To learn more about NPS, check out this page on the method.
As mentioned above, qualitative research is all about getting unbiased responses to open-ended questions, which is important for an authentic picture of appeal and purchase intent. However, you don’t always have to conduct a qualitative survey to ask these questions - you can include this style of questioning in a quantitative project too.
Instead of providing a list of possible responses to a question (like the Likert scale, rating scale, and ranking scale questions), you include an open text field and ask respondents to type in their answers.
It’s worth noting that open-ended questions are harder to analyze than pre-coded questions, so keep in mind the number of these questions that you include, especially if you have a really large sample.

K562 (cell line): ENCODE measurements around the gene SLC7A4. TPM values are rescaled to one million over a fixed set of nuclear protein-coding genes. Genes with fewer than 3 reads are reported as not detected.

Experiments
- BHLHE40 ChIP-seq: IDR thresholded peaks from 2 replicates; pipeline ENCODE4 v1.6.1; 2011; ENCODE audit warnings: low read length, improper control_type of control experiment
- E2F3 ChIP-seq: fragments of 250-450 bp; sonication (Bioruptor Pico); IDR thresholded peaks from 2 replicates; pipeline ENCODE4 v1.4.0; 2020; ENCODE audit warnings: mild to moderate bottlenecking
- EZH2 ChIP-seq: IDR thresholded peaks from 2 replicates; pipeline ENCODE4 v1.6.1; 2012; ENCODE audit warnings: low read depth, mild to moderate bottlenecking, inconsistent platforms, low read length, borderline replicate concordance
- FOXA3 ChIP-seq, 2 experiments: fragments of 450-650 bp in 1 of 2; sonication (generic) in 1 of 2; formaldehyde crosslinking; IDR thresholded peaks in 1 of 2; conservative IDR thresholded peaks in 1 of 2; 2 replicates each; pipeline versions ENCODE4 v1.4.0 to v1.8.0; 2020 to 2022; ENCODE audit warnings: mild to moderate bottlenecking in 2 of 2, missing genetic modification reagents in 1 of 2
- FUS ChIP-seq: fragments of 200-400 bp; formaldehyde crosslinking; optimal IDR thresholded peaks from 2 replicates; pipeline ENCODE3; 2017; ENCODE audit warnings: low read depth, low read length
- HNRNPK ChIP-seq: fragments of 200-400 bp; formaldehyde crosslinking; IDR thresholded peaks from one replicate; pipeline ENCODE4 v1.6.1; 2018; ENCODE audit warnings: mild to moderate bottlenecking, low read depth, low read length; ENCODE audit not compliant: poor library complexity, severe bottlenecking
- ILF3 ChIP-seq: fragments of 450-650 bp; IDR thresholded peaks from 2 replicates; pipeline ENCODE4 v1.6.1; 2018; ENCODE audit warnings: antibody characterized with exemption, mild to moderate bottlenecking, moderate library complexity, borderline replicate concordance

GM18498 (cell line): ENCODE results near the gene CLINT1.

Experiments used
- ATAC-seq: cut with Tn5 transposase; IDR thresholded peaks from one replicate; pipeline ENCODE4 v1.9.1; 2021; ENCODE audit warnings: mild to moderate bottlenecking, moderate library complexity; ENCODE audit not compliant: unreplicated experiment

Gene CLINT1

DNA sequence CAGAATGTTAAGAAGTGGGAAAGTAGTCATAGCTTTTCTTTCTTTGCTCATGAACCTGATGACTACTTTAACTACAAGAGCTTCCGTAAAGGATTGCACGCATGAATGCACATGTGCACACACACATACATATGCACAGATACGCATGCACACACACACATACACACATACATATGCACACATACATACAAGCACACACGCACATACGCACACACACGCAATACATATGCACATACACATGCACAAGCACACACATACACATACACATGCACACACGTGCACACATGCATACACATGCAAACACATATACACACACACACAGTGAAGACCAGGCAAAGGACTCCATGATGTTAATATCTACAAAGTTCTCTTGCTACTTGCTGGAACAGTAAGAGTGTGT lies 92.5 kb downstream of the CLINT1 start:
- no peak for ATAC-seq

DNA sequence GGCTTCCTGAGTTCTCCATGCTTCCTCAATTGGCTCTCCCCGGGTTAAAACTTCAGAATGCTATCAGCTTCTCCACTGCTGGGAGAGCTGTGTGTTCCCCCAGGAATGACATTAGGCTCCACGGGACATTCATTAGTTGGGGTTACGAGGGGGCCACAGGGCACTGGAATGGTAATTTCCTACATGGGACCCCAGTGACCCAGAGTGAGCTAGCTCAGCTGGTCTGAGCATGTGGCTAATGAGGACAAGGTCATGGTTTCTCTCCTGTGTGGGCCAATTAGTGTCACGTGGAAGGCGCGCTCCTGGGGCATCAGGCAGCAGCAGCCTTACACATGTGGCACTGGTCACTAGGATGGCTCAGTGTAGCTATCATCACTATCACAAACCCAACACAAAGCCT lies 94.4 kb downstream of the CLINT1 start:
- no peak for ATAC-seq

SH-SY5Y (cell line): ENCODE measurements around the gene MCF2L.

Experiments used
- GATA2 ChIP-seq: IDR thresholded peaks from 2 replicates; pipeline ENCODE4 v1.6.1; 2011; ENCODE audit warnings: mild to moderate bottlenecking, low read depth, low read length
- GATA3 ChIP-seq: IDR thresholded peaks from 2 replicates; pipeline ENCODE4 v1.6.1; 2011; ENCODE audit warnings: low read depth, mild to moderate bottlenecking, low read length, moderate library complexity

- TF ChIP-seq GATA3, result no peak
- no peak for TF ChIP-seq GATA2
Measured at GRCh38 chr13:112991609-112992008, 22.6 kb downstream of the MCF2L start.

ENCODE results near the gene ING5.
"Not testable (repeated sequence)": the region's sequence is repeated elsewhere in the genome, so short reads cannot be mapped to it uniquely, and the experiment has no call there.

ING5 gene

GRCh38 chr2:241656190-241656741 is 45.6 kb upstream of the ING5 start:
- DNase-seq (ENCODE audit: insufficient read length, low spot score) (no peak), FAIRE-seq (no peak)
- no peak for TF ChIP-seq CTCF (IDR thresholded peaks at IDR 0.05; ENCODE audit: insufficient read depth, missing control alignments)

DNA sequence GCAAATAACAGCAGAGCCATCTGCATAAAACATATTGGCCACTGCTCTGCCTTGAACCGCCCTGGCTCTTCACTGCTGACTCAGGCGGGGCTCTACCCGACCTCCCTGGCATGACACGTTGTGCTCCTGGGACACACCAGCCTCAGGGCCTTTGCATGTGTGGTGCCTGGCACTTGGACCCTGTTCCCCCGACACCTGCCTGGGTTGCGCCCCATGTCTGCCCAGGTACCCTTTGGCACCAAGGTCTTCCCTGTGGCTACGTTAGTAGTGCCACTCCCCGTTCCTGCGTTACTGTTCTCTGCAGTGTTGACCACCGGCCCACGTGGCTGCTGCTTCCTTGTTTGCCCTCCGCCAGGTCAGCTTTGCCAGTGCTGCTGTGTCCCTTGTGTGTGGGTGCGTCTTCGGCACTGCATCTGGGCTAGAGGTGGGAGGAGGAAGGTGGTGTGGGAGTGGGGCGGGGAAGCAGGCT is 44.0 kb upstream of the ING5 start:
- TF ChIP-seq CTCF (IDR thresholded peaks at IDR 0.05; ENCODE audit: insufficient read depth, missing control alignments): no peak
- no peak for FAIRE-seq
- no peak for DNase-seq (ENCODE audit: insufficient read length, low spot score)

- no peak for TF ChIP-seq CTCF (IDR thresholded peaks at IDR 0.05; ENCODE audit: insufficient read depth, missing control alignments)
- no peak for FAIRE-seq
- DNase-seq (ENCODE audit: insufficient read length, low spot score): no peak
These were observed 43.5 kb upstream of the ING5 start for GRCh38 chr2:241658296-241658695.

Some examples of open-ended questions you could ask are:
What do you like about this idea?
What do you dislike about this idea?
How would you improve this idea?
How to conduct automated concept testing with quantilope
quantilope offers an automated approach to reliable product concept testing. Through its online Consumer Intelligence Platform, quantilope users can choose to start their concept testing survey based on a survey template or build their questionnaire from scratch with drag & drop modules. With a library of pre-programmed screeners, descriptive questions, and advanced research methods, users have high-quality concept testing right at their fingertips. Even survey templates are fully customizable to ensure your concept testing is uniquely tailored to your business.